On April 11, Daniel Di Martino will be giving a lecture preview of his Columbia summer course, The American Economy, as part of an interactive economics panel event and Columbia Summer program information session. Di Martino is a third-year Ph.D. candidate in economics at Columbia University. He has appeared dozens of times on national television and speaks regularly at events all over the country about his experience growing up in Venezuela. He is currently a Graduate Fellow at the Manhattan Institute and the founder of the Dissident Project.
In our interview, Di Martino discusses the inspiration behind his work, his focus on immigration, and what’s in store for students who will take his Summer Session course. Excerpts:
What was your path to your current career/academic study?
My path to economics began when I was very young in Venezuela. I was living through the consequences of terrible government policy and a dictatorship that destroyed our economy and caused shortages and hyperinflation. That pushed me to learn about what was causing all the trouble that my family and I suffered—and that’s why I began to study economics. I came to America in 2016 and majored in economics at Indiana University in Indianapolis (IUPUI), and then I worked at the University of Kentucky doing economic research until I began the Ph.D. program here at Columbia in the fall of 2020.
Your Ph.D. research is focused on immigration. Can you tell us a bit about that? Why did you choose this focus?
Because I find it fascinating to understand why people move from one place to another, the consequences of moving, and who moves. One of the least-understood questions of immigration is how immigrants “self-select” into leaving their country or area of origin and into the countries or areas they move to. Those who leave their countries of origin aren’t similar to the average person left behind. And even among those who leave, they differ based on their final destination. I'’m very interested in understanding what determines these differences.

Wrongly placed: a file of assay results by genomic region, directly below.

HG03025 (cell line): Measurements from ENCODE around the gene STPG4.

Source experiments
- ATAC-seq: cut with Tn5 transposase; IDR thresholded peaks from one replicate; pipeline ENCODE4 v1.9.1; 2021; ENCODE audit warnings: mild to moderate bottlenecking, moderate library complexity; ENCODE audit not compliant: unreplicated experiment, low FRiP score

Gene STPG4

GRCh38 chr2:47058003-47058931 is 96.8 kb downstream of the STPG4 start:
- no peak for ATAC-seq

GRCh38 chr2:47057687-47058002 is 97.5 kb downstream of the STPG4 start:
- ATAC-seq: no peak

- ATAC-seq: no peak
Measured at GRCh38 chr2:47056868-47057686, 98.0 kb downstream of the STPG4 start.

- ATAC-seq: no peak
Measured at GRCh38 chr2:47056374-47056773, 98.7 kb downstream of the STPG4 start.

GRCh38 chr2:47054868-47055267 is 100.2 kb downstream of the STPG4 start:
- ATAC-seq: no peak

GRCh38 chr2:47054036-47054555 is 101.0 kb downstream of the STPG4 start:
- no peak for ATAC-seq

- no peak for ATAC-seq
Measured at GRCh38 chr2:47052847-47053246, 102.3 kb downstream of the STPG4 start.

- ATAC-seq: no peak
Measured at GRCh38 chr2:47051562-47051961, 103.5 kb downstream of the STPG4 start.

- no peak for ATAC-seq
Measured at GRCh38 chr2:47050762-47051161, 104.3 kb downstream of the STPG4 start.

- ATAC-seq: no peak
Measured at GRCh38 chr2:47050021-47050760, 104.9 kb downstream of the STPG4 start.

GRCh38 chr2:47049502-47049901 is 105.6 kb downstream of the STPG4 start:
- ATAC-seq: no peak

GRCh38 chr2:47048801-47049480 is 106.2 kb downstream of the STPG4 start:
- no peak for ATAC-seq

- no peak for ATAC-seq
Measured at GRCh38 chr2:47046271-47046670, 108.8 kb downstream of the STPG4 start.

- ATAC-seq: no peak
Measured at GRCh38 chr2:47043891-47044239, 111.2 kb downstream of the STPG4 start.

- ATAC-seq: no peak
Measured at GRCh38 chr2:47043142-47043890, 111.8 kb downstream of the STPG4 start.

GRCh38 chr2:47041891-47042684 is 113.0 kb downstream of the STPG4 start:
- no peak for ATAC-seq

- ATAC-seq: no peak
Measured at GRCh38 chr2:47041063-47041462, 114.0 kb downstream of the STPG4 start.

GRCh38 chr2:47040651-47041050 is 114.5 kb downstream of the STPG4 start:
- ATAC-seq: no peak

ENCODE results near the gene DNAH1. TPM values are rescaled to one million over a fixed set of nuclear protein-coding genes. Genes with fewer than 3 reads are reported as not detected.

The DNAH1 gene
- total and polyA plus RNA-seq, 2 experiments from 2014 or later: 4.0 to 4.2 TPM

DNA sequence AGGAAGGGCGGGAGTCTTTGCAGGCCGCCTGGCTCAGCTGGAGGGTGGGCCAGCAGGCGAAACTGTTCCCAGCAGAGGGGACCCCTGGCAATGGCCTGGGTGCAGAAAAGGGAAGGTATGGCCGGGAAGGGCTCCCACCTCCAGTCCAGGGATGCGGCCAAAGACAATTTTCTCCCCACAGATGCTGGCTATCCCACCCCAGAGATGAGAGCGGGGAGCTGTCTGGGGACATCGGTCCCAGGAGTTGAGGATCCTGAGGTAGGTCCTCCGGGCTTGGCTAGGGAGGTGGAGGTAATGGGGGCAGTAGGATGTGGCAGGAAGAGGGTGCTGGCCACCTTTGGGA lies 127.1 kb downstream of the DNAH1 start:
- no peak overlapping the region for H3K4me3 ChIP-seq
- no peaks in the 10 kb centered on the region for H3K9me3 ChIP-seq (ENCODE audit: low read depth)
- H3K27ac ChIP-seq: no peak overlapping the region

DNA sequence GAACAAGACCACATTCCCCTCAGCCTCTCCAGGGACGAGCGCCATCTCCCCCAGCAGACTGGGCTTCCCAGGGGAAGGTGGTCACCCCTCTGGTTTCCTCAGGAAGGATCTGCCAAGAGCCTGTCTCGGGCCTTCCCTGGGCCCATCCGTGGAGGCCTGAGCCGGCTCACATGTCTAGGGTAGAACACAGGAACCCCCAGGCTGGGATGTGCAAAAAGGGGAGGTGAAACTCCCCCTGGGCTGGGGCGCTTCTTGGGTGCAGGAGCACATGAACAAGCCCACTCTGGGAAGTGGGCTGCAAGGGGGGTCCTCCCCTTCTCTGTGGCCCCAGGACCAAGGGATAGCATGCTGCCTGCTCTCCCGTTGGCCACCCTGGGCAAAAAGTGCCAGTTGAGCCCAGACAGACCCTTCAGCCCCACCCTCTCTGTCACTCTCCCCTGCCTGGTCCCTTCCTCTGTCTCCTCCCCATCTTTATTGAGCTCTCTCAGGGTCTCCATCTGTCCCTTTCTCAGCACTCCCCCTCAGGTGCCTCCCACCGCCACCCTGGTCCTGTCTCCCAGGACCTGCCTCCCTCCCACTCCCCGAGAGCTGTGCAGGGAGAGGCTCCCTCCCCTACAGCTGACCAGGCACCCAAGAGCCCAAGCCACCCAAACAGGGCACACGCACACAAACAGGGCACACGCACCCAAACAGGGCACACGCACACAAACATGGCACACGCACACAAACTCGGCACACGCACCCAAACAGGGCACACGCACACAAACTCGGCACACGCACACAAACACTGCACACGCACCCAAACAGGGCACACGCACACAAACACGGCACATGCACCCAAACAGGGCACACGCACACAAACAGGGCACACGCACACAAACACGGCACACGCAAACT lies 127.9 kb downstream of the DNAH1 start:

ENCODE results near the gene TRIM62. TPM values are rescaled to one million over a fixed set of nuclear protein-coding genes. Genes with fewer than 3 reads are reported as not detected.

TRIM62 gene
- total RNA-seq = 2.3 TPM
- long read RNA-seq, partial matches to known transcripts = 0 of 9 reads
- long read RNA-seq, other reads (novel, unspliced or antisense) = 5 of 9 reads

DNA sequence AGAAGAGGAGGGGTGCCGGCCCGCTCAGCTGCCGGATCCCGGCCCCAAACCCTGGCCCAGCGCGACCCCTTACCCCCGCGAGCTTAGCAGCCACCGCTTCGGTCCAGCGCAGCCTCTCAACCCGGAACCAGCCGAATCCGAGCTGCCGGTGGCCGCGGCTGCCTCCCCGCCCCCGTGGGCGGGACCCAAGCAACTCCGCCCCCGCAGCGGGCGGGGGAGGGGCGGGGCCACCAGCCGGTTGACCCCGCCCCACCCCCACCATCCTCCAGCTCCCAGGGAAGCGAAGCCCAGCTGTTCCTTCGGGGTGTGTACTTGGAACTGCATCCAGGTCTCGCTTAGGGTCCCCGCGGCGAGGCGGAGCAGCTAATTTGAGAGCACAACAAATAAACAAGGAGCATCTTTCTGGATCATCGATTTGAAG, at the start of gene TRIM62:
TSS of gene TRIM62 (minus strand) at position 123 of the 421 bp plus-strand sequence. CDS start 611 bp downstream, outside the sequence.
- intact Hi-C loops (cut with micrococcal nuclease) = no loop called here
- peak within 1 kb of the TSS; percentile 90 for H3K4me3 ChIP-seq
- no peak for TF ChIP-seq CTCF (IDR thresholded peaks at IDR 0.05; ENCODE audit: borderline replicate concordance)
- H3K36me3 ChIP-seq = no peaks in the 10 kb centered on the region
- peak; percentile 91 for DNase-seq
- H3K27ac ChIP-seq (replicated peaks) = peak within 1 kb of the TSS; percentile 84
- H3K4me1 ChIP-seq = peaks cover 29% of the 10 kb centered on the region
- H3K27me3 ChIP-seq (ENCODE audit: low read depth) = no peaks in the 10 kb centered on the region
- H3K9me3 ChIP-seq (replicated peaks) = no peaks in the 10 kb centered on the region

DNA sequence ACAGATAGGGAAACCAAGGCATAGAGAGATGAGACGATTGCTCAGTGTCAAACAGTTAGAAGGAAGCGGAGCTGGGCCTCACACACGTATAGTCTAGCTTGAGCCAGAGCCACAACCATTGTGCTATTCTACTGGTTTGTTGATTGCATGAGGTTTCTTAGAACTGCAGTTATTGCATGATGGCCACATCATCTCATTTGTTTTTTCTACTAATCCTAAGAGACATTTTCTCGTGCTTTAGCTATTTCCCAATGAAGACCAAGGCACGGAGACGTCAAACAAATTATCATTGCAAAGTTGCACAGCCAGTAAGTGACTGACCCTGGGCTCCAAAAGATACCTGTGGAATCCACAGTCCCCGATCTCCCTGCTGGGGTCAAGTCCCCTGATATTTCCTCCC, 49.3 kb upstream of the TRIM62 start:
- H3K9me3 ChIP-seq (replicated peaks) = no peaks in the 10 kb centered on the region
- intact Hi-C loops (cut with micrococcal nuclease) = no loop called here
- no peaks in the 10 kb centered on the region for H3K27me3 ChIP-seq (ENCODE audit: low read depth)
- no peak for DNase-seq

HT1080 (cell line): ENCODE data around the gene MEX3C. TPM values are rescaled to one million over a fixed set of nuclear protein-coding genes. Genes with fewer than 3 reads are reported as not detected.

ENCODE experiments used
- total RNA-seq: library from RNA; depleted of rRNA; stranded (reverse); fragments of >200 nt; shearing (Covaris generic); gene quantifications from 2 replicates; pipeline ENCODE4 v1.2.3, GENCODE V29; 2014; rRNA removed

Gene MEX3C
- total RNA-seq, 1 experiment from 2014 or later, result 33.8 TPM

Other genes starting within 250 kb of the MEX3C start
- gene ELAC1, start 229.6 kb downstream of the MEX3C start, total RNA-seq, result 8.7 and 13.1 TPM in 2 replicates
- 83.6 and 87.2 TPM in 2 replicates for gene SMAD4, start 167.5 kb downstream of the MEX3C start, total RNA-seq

What does your day-to-day work/research look like?
I do a lot of different things. I work on my papers for the Ph.D. program, hopefully to include in my dissertation, and that involves a lot of data work. Cleaning data, thinking about what methods to use to answer the questions I have, and then writing and presenting ideas at seminars and colloquiums. I also publish reports and write about immigration policy, mainly with the Manhattan Institute and in news outlets. And I founded the Dissident Project, an organization that sends immigrants who lived in authoritarian countries to high schools all over the United States to teach about the importance of freedom and gratitude for living in America.
How did you design your course, The American Economy? What is the goal of the course?
This summer’s American Economy course will teach everyone who takes it about what makes the U.S. economy different and how to think about economic news—and also introduce the students to the main economic policy debates of our time and why there are major differences in how to tackle them. The goal is for students to know how to understand economic policy debates in the United States and how to analyze the impact and trade-offs of these policies.
Who should take the course?
This is a course that is especially useful for freshmen and sophomores as well as anyone who is interested in economics or public policy. It’s also useful for students majoring in political science interested in understanding the basic economics of the policy debates of our time.
Applications are open for the 2023 Columbia University Summer Session program. The Columbia Summer Session invites you to experience our unique approach to learning, on and off campus. The program offers courses from more than 50 subject areas for students to explore as they experience campus and city life.